7 Infinite Loop / 2 White Loop


#1

Hi all !
can anyone explain me why my .shift() method doesn’t remove any element from the array ?
and print the 5 five element of thingsToDo ? yet I click on RUN many times .
NO ERROR message .
https://www.codecademy.com/courses/learn-javascript-loops/lessons/loops/exercises/infinite-loops?action=lesson_resume&course_redirect=introduction-to-javascript


thanks guys !


#2

What makes you say it doesn’t? Have you, for example, printed the length before and after?


#3

Yes I did . Look the result is printed on the Terminal , isn’t it ? (with removing any one of them ) . Do I have to reset ?


#4

Your output seems to say that elements do get removed. What is your argument for that they don’t?

What would happen if no elements are removed? What would happen if they are removed?
If no elements are removed, then you should get the same effect if you comment out that line, shouldn’t you?


#5

Yes but isn’t it supposed to remove an element each time the block is executed , is it ? So we should have the array minus the first (.shift) or the latter (.pop) element of the array .
Am I right Ionatan ? So always 4 elements should appear on the Terminal , not 5 . On my joined screen , you see that there are all the element of the thingsToDo array .
Did I understood ?
thanks Ionatan for your explanation !


#6

Add console.log calls to find out

let a = [1];
a.shift();
console.log(a);

You print them all out before removing anything, you have two loops, completely separate, one runs, then the other runs. The first one prints them out. The second does some removals.
And, if the removals happened first (basically reading the file backwards) then you’d not end up with 4 elements, you’d end up with a different number

let a = [1, 1, 1, 1, 1, 1];
while (a.length > 3) { a.shift(); }
console.log(a);

#7

In your second case , what is it supposed to be printed on the Terminal ?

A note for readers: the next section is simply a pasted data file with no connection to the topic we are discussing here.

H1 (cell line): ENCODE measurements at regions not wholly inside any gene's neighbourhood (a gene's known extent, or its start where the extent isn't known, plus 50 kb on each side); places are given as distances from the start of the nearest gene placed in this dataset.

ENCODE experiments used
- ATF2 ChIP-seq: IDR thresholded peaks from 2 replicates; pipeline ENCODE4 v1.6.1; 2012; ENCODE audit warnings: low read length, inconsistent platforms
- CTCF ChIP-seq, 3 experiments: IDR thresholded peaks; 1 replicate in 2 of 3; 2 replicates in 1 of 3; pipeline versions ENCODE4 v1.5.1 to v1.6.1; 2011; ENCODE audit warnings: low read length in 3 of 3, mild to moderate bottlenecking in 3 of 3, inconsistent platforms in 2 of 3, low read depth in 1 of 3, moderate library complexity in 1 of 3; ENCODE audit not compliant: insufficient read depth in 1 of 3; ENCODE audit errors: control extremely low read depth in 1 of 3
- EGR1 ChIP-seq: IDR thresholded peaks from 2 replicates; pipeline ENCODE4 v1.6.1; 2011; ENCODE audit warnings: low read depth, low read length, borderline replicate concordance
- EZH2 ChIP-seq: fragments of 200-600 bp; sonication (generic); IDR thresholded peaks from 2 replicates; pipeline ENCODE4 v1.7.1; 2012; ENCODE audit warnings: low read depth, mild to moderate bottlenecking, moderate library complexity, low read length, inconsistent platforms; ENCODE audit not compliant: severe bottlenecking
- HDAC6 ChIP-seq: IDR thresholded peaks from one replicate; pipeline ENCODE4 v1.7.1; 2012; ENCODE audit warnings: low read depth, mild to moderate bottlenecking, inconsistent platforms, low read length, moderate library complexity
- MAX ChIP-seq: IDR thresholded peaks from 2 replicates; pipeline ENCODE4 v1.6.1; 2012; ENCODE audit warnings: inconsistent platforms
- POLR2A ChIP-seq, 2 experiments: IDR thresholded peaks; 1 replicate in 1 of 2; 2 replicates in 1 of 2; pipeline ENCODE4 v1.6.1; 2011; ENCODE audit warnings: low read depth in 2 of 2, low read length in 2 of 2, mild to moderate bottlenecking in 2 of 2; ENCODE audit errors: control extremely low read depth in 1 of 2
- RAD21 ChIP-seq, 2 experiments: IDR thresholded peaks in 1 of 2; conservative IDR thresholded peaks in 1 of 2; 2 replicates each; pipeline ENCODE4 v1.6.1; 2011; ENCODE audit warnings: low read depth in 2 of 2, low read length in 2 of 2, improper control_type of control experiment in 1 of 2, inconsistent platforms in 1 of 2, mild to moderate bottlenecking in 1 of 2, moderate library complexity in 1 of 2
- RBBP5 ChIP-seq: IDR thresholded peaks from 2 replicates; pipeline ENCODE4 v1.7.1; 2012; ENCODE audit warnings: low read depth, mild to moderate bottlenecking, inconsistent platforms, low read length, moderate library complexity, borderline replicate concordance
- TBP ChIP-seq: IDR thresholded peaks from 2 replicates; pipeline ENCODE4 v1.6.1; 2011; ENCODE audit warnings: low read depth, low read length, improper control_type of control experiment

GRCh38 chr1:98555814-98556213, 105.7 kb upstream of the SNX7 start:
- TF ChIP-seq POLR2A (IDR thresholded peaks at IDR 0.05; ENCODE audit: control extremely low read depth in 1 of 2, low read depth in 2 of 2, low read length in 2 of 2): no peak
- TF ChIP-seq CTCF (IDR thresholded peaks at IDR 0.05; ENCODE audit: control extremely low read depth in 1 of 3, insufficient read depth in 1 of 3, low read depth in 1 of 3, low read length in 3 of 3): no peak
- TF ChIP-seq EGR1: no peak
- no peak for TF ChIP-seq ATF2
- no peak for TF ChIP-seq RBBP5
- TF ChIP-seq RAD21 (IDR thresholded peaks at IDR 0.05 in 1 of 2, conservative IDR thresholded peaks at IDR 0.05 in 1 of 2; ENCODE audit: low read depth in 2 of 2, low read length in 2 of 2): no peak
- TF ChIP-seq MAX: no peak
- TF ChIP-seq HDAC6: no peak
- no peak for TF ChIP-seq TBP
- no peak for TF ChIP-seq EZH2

#8

You said there should be 4 elements left after the removals. That loop does not leave 4 elements.

And what you seem to be proposing is that your code essentially reads as:

// first remove some
removeSomeThings();
// then print what remains
printAllTheThings();

But if you read your code it’s in the opposite order:

// first print all values
printAllTheThings();
// then remove some
removeSomeThings();

And you really shouldn’t be jumbling up the order like that. Get the formatting right so that everything is neat and readable, and then, if things don’t behave like you expect, start adding console.log calls to find out what happens differently from what you expect. Make it print out what it’s doing step by step


#9

thanks a lot for explanation !


#10

You would for example do something like:

console.log('thingsToDo before shift:', thingsToDo);
thingsToDo.shift();
console.log('thingsToDo after shift:', thingsToDo);

You’d now see that the array gets smaller each time that happens, you’d see how many times it happens, and you would see when it happens (after printing)


#11

I thought the opposite order of the array became from the thingsToDo.length -1 method ? Was it the reason of the opposite order it appears ?


#12

You can loop from length-1 to 0, or you can do like me and reverse the array and loop forwards instead (easier to read). Using a for…of loop instead of indexes also means no “start at this number, increase by 1, stop at this here other number” and “use this index to look up the value we want” – instead it’s just “take each value from the reversed array” which is really easy to understand, it’s easy to see that it’s correct and not off-by-1, and it’s really hard to get it wrong in the first place too


#13

ok thanks a lot Ionatan . It’s very interesting to work on this matter .


#14

I actually introduced a bug in that though. I meant to create a new array which is the reverse of the original. Turns out I reversed the original instead. Some refinement needed to that, clearly.


#15

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